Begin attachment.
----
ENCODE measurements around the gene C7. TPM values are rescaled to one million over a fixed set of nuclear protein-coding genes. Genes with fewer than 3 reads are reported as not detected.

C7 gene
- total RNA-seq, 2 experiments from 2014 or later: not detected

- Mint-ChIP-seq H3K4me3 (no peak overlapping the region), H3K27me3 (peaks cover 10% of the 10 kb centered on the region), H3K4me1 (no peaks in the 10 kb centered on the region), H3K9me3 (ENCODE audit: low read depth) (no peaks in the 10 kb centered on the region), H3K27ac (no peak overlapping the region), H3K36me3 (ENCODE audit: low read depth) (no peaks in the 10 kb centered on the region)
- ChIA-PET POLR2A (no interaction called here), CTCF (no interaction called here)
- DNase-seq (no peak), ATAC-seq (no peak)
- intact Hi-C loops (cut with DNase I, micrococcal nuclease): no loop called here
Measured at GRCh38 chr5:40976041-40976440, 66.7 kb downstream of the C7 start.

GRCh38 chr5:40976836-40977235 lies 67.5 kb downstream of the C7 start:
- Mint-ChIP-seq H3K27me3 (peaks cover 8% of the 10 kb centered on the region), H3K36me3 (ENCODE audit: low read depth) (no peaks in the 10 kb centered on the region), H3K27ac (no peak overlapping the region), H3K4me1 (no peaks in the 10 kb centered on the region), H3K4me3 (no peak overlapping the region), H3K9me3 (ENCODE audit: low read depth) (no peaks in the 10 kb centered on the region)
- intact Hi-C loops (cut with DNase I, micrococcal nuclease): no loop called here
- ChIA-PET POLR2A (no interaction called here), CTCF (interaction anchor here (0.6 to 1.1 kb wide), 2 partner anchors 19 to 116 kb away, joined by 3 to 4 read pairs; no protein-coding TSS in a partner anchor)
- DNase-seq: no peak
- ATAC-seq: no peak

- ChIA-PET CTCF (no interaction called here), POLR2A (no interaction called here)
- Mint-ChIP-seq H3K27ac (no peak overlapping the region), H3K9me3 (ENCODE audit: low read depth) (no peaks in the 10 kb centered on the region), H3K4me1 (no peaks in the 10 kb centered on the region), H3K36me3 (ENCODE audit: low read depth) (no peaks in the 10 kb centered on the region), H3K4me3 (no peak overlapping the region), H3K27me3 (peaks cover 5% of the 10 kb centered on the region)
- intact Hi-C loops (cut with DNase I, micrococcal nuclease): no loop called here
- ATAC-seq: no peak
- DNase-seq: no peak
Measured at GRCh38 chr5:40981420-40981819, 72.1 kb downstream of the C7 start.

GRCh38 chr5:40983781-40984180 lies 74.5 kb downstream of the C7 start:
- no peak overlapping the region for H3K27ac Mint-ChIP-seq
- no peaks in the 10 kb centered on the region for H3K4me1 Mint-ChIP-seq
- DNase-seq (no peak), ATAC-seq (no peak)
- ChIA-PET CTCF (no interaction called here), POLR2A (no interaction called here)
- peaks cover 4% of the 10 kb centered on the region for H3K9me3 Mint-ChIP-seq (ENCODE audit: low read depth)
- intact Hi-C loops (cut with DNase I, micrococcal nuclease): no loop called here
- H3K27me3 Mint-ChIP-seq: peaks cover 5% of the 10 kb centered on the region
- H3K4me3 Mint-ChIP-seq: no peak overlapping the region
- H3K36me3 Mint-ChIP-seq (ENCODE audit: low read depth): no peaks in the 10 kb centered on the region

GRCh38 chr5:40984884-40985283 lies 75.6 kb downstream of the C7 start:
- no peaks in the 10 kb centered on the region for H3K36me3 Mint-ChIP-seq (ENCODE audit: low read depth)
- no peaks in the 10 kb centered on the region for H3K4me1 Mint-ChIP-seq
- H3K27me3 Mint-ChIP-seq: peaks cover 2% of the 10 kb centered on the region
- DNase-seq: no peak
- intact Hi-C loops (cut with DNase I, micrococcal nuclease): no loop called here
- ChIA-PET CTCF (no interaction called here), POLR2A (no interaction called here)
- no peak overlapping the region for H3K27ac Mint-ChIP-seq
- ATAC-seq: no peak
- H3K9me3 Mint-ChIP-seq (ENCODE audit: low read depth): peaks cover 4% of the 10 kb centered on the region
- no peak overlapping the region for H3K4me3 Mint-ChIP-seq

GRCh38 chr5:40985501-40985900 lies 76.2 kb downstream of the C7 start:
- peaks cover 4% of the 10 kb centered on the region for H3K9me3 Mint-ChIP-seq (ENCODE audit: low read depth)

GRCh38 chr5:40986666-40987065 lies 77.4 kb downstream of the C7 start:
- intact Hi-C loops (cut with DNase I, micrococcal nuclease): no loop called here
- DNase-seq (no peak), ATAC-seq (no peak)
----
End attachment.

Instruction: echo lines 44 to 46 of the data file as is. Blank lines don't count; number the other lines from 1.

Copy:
GRCh38 chr5:40986666-40987065 lies 77.4 kb downstream of the C7 start:
- intact Hi-C loops (cut with DNase I, micrococcal nuclease): no loop called here
- DNase-seq (no peak), ATAC-seq (no peak)